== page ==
• Failure to recognise custody where adviser has online access to accounts: Examples included situations in which the adviser had withdrawal access to client accounts (e.g. client usernames and passwords).
  • Surprise examinations not in compliance with Custody Rule: Examples included: failure to provide sufficient information (e.g. a complete list of accounts subject to custody) to independent public accountants performing surprise examinations; failure to provide appropriate information to enable accountants to file Form ADV-Es; and “surprise” examinations conducted at the same time each year.
  • Failure to recognise custody where adviser has certain authority over accounts: Examples included: advisers (or their related persons) having power of attorney authorising withdrawal of client cash and securities, serving as trustees of clients’ trusts, or serving as general partner, managing member, or a similar position, to a pooled investment vehicle.

Code of Ethics Rule: Rule 204A-1
The Code of Ethics Rule requires advisers to adopt and maintain a code of ethics that subjects all supervised persons to a required standard of business conduct; requires “access persons” to make periodic reports of their personal securities holdings and transactions, and to obtain pre-approval for certain investments; and requires advisers to provide each supervised person with, and obtain an acknowledgment of receipt of, the adviser’s code of ethics. Further, advisers must provide certain disclosures related to the code of ethics in their Form ADV Part 2A (brochure). The staff found the following issues:

  • Incomplete list of access persons: Examples included failure to identify certain employees, partners and directors.
  • Incomplete information in the code of ethics: Examples included failure to specify requirements pertaining to review of, and timeframes for submission of, personal holdings and transaction reports.
  • Untimely submission of personal holdings and transaction reports by all access persons.
  • Failure to disclose all information required in the brochure: Examples included failure to describe the code of ethics, and explain to current and prospective clients that the code of ethics is available upon request.

Books and Records Rule: Rule 204-2
The Books and Records Rule requires advisers to make and maintain certain books and records. Staff specified the following issues:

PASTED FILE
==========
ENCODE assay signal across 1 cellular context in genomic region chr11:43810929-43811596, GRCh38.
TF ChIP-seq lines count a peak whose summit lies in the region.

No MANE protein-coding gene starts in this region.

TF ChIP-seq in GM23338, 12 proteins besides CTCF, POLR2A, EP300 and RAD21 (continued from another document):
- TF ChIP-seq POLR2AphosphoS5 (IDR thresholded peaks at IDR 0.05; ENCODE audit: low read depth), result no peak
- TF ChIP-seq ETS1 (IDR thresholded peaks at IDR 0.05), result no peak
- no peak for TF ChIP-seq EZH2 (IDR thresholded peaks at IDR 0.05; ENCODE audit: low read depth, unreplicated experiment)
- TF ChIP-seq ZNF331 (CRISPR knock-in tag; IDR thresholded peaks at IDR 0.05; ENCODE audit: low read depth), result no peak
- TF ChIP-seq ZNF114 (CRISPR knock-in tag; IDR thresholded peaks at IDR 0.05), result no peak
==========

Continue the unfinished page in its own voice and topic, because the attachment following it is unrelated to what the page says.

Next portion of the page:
• Failure to maintain required records: Examples included trade records, advisory agreements and general ledgers.
  • Inaccurate or outdated records: Examples included fee schedules, client records and client lists.
  • Inconsistent recordkeeping: Examples included contradictory information in separate sets of records.

Implications for advisers
The Risk Alert notes remedial measures taken by advisers, including further improvements to their written compliance programs, alterations to their practices to correspond with their compliance manuals, and dedication of additional resources to the compliance function. The Risk Alert also notes that some of these deficiencies resulted in referrals to the Division of Enforcement. The Risk Alert serves as a reminder that investment advisers’ compliance programmes are evergreen and require constant attention and review, and that the foundational elements and the details matter.


1. The Five Most Frequent Compliance Topics Identified in OCIE Examinations of Investment Advisers
2. Examination Priorities for 2017 (12 January 2017)
3. OCIE Director Marc Wyatt, Inside the National Exam Program in 2016 (17 October 2016)
4. Form ADV is the form pursuant to which advisers register with the SEC; it must be updated at least annually (within 90 days of the end of an adviser’s fiscal year) and amended more frequently upon changes to certain information. Form PF must be filed by registered advisers that manage one or more private funds, and that have at least $150 million of private fund assets under management (with filing dates dependent on the adviser’s business and size). Form D is typically filed by advisers on behalf of their private fund clients (generally no later than 15 calendar days after the first sale of securities in the offering of a private fund).